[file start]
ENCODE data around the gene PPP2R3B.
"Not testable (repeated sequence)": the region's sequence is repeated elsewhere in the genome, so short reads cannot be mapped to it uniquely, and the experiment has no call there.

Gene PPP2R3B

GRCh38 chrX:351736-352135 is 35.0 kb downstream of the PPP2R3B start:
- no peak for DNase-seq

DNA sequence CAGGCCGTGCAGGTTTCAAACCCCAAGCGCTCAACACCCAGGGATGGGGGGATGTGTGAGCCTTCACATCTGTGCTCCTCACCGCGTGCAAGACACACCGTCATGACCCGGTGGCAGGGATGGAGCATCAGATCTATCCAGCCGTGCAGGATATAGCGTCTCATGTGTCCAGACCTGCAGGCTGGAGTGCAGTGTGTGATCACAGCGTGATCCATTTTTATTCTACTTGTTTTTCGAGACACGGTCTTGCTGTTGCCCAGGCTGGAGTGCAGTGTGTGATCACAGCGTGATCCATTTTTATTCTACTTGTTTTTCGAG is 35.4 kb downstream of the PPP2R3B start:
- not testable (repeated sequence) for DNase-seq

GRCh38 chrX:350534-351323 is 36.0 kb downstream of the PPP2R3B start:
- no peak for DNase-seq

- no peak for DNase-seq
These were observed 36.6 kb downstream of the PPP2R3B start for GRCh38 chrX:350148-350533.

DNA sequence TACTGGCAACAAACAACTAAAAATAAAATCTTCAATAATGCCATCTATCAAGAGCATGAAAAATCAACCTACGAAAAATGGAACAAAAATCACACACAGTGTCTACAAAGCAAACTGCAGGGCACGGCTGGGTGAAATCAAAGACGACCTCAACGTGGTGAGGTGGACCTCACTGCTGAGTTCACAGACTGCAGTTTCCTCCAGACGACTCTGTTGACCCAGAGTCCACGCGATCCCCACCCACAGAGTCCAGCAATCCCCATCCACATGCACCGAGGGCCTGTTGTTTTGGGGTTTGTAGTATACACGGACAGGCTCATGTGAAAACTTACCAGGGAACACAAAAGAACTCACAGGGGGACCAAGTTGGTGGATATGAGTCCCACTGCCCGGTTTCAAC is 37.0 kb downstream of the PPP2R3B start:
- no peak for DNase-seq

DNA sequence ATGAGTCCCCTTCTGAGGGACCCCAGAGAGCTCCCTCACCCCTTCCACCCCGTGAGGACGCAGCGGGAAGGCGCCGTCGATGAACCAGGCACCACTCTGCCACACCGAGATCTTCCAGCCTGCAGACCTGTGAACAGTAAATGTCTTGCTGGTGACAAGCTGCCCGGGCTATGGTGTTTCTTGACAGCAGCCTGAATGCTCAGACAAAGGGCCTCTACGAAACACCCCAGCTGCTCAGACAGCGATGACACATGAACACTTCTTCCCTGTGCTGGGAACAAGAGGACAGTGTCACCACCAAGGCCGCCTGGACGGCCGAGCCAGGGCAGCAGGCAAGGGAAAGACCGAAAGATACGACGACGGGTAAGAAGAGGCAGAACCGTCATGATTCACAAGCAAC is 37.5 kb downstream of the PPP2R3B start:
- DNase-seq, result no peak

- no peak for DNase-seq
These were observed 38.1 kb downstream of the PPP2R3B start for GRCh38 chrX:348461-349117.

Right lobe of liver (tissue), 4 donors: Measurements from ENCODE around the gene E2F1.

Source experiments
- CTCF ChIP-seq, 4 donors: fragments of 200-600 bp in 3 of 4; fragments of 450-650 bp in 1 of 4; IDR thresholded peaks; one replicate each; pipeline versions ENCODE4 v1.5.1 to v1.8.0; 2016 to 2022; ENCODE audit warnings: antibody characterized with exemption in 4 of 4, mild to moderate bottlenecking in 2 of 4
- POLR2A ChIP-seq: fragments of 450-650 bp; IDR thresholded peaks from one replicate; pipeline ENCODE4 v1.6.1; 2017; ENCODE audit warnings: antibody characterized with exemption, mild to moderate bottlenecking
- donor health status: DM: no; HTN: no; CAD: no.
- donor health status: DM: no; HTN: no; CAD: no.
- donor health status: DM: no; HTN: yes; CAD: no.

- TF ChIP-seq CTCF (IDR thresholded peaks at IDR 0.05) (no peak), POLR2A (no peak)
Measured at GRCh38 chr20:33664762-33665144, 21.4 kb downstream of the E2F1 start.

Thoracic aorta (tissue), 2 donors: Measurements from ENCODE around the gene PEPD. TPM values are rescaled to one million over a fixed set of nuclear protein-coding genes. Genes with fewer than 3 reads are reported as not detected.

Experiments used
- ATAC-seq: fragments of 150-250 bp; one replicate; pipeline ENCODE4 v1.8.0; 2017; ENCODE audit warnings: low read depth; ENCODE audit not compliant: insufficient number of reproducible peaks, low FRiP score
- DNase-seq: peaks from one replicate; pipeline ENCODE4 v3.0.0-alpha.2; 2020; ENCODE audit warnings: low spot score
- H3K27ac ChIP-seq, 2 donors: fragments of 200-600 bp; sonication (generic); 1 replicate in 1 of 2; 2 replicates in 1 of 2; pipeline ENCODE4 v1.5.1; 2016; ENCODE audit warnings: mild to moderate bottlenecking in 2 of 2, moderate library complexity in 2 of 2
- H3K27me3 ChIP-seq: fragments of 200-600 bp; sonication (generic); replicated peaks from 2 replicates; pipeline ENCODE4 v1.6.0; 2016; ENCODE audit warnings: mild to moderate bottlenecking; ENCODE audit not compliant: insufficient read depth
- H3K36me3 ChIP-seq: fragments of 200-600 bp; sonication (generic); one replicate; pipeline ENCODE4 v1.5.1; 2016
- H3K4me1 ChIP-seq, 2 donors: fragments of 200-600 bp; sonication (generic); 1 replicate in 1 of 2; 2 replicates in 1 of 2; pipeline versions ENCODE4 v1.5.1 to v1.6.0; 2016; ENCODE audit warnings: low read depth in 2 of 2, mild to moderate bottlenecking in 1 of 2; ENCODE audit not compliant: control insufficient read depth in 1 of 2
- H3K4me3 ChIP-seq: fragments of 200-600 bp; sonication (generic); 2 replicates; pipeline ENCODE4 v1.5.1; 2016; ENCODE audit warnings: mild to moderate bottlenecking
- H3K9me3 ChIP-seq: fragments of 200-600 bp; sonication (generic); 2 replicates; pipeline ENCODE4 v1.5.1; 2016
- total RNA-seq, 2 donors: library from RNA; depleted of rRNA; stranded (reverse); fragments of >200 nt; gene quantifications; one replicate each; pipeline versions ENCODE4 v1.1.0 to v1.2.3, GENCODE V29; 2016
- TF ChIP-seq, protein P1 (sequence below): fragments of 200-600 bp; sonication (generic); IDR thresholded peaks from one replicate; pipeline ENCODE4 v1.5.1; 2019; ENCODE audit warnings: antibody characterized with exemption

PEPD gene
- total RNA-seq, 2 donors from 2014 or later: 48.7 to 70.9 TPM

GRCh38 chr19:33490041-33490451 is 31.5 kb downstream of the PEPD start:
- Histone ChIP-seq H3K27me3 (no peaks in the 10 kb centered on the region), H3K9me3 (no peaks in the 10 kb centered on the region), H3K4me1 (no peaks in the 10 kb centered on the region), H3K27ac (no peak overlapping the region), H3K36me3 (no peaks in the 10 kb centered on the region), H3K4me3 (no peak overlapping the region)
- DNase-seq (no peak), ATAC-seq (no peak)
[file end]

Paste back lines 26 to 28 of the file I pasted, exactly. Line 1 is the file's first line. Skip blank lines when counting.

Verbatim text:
Measured at GRCh38 chr20:33664762-33665144, 21.4 kb downstream of the E2F1 start.

Thoracic aorta (tissue), 2 donors: Measurements from ENCODE around the gene PEPD. TPM values are rescaled to one million over a fixed set of nuclear protein-coding genes. Genes with fewer than 3 reads are reported as not detected.

Experiments used